I would plan our escape, my little brother, my baby sister and I, and rewind it in my head, but would get stuck, realizing we were fenced by intricate metal bars for windows. I would obsess about our house’s ‘inescapable’ architecture- a one-story bungalow built in 1985. The metal bars coiled and bent to assume the shape of a flower or an intricate triangle, stayed glued to the beams. How are we going to escape all this water? In my imaginings, I would refer to Peter Pan’s escape routes through more sensible English windows.
The flash floods in Ormoc City took place in the same year, five months after the volcano woke up. Until today, I can’t shake off the television image of the bloated body of a man with both his arms raised as if in anticipation of a half-embrace. The sun was kissing his face, which by then had turned into a lamentable blue.
Monday morning at work, I wept once more as concerned coworkers asked me if my family was okay. I started a frantic fundraiser and raised $710, which I split in half and sent to two friends from college who had already launched their own individual relief efforts– one group went to Dulag, a town outside of Tacloban, which also suffered greatly. I was moved by my coworkers’ generosity; most of them had children to send to school, monthly mortgage, and still donated a good fraction of their paychecks. My bosses were more than gracious as well. When one of my friends received the money, he started crying. It was the least we could do. It was nothing compared to what they, who were physically there, were dealing with. Albeit in a tragedy of this magnitude, cash is always the most potent resource.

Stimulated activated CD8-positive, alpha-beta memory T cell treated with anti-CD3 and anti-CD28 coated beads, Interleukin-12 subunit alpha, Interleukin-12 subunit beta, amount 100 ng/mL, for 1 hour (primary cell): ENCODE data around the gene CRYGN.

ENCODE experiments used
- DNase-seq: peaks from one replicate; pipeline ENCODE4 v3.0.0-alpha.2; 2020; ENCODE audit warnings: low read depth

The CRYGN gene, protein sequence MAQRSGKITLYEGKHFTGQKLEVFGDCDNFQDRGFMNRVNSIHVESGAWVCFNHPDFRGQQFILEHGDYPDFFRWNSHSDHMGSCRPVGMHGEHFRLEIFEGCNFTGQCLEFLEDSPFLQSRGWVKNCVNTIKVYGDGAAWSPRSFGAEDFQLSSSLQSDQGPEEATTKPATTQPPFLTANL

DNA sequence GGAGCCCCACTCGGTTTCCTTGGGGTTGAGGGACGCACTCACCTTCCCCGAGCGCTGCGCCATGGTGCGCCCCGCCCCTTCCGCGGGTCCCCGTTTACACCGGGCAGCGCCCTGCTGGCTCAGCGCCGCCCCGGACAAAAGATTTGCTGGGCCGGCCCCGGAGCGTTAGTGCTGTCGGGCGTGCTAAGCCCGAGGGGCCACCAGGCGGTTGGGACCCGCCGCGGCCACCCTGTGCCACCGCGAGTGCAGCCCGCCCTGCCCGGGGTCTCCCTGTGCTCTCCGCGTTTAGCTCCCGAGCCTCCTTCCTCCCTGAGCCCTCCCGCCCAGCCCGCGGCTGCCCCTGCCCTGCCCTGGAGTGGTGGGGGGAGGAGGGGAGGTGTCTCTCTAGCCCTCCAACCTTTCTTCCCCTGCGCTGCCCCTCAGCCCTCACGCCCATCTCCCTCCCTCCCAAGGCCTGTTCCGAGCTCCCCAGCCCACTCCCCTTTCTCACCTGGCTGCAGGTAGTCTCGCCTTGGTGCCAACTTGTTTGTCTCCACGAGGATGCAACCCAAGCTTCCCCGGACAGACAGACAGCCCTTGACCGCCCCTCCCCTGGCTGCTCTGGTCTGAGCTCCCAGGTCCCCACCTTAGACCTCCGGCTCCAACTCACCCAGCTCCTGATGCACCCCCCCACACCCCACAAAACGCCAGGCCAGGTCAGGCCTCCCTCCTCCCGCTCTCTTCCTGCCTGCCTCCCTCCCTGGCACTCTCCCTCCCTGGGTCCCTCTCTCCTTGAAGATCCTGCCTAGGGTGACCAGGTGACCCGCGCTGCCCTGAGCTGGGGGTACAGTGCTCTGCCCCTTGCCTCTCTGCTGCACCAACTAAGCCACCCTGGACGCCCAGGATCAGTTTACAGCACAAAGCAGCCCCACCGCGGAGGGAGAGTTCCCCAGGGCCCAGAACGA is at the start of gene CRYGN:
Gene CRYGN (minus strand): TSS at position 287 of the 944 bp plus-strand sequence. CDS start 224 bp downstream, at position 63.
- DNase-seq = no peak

The week that followed was a state of distraction and grief. In mourning and angered by any sign of indifference, I reprimanded my partner for not finishing his leftovers, when so many of my people back home were starving. I debated with my parents, who thought that Anderson Cooper’s reporting was a bit offensive and the government’s slow response understandable considering the country is an archipelago and all its resources Third-World.
On Facebook, I told an aunt she was insensitive for telling me that a lot of people who claimed to have not had anything to eat for five days were lying, as they could still line up for relief goods in the heat. They were probably going for seconds, she said. In this half-crazed state, I thought I could easily alienate anyone.
On November 23, two weeks after the storm, my son and I trekked to Chelsea in Manhattan, where Filipino-American literary writers and journalists organized a fundraiser reading named “Kaya Natin!” (We can do this!), featuring legends in contemporary Filipino literature held at the Asian American Writers Workshop office.